Ethical Question - How much should I pay for a botched repair?

Tiny
WFCOLLINS
  • MEMBER
  • 2007 DODGE RAM
  • 6.7L
  • 6 CYL
  • TURBO
  • 2WD
  • MANUAL
  • 95,000 MILES
My 2007 Dodge Ram 2500 pickup with a 6.7L Cummins diesel and 6 speed manual transmission recently had the clutch go out. I found a local shop that was highly rated and he agreed to replace the clutch for $650 if I provided the parts. Any machining of the flywheel was extra. When I got the truck back it had a noticeable vibration when idling and driving. I used to work at Cummins and have a friend who is an expert on this engine. He suggested taking the transmission back off and running the engine without the clutch assembly then with a new flywheel only, then with the clutch assembly back on again.

The shop did this and found that the original flywheel was out of balance. They replaced it with a new OEM flywheel that I provided. As my engine was fine before I took it to the shop, somewhere in the repair process the flywheel was damaged. They did have the original flywheel re-surfaced before putting the clutch on the first time so it could have happened there or in the shop. It is possible that it was just time for this flywheel to fail.

My question is what is fair to pay the shop for having to tear it back down and replace the flywheel? They charged me another $600 the second time. I offered $400 and they grudgingly took it. Did they deserve the whole $600 or was I right to pay them less? I really want to do the right thing.
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Wednesday, September 23rd, 2015 AT 5:41 PM

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Tiny
CARADIODOC
  • EXPERT
The best answer depends on how and why the flywheel became out of balance. Most shops will not allow you to supply your own parts, and this is exactly the reason why. When they order and pay for the parts, they make a small profit on them, just like at any other store, and in return they assume the responsibility if a part is defective or wrong. If they damage it, they are responsible for obtaining a replacement at their cost. This is exactly the same as going to a restaurant. If you bring your own food and ask them to cook it, then you don't like something, they did what you asked and are not obligated to take on the responsibility for the quality of the food.

In this case the mechanic provided the service you requested, and you paid for that service. There's no denying a problem developed, but since they didn't sell you a flywheel and make a profit on it, they aren't obligated to warranty its condition. Now that the job needs to be done again, they can't charge you for anything that was related to a mistake they made. It sounds like they didn't make a mistake, so when you requested them to do the second service, just like ordering a second meal at the restaurant, you are obligated to pay for what you asked for.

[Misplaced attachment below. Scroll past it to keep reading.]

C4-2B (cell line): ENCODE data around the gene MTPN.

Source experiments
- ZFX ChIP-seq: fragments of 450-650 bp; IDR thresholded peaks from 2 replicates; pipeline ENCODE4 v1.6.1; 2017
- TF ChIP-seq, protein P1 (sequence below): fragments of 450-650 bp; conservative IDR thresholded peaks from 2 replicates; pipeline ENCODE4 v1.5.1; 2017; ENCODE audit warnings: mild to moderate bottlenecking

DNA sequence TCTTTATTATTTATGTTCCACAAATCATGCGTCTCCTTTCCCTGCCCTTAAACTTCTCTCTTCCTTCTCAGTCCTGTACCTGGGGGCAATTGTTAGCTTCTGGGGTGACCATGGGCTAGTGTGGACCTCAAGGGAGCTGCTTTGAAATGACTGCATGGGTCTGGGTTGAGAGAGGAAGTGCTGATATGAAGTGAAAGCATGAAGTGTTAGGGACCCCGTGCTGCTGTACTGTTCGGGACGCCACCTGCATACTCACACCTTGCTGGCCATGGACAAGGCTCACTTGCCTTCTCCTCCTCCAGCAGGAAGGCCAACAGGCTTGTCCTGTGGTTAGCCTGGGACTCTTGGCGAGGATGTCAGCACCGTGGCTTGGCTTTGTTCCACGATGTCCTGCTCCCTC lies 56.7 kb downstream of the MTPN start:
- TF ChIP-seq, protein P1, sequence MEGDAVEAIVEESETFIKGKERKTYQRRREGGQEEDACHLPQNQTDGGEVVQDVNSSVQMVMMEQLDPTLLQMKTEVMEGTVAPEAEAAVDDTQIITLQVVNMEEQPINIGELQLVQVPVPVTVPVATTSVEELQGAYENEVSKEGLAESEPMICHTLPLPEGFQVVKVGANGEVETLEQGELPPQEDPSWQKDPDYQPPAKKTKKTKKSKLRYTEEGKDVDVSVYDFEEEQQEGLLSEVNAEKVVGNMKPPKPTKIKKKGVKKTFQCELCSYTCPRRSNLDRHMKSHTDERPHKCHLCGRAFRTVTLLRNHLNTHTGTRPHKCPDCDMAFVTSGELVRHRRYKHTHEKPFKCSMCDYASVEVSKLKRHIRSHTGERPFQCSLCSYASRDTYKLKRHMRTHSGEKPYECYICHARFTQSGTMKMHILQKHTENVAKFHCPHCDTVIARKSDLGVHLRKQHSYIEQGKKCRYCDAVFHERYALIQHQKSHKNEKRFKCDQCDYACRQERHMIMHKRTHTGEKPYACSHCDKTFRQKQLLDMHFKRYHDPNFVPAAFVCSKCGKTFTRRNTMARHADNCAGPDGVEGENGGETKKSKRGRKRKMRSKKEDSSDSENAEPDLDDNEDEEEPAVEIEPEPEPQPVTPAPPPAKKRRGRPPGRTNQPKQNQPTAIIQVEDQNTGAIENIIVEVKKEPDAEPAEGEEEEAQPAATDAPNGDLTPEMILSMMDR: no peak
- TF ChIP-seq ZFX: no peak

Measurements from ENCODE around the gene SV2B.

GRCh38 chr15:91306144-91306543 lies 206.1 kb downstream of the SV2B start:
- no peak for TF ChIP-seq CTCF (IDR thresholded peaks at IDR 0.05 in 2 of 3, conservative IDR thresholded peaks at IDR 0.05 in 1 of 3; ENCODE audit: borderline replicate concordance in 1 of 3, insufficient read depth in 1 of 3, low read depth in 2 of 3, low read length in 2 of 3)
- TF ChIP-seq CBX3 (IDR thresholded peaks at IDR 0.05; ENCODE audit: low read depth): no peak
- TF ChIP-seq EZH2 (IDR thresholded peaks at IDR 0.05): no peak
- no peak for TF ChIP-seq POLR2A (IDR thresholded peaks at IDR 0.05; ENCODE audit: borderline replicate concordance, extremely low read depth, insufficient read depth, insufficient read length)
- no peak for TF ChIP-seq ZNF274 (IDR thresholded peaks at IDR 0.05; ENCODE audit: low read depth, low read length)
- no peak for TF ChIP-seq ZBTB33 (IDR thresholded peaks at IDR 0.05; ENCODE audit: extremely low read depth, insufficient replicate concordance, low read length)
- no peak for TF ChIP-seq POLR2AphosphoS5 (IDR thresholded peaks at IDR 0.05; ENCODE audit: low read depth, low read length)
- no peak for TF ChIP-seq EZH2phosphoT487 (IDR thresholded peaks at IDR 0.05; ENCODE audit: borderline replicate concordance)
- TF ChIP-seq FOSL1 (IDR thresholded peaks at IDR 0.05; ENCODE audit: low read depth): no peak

Now, there are some qualifiers that need to be considered. There are times when a shop will actually ask you to provide parts, but that is not common. Typically it's when a rare or hard-to-find item is needed. Someone at the shop has to do the research and put in the time to locate those parts and get them picked up. That takes a lot of resources that they have to charge someone for. Then, if that rare part is not of suitable quality, who pays for the time it takes to find another one? This is where they may leave that up to you to save you some money.

The next consideration is what happened to the flywheel? I have a friend with a body shop who specializes in rebuilding smashed one and two-year-old Dodge trucks. I've helped him on a few and I know the flywheels on the diesels are really massive and heavy. The only thing I can think of, if you have the old one to look at, is if there was a balancing weight that got knocked off when it was being machined. If it can be shown where a weight was on it before, you would be justified in not paying for the second service. The issue would be between the shop and the machine shop that resurfaced the flywheel. Evidence of a missing weight would be a large spot weld that has nothing attached to it, or a space that's missing paint where the weight used to be.

It's common to find a lot of hairline cracks on the flywheel's friction surface. Those are harmless, but you don't want to see chunks broken out and missing. When there are hot spots, that area is real hard and the cutting bit will skip over them. Some people will try to grind those areas down so they don't cause a chatter as the clutch is engaging. That shouldn't be noticeable as far as a vibration because the amount of metal removed is so small.

The shop has to take your word that there was no vibration before they worked on the truck. The fact they accepted less than they asked for suggests they believed you, and while they don't believe they did anything wrong, they are acknowledging a second service shouldn't have been needed. The shop owner has to pay his mechanic for the second service. The mechanic is usually obligated to fix his mistakes at no cost to you or the shop owner, but I can't imagine what mistake he could have made.

By the way, even with no transfer case to remove, removing the transmission is a big job. I would have expected them to charge you considerably more for the first service. If the job was done in a reasonable amount of time and they kept your truck clean, it sounds like you were dealing with some reputable people.
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Wednesday, September 23rd, 2015 AT 8:35 PM

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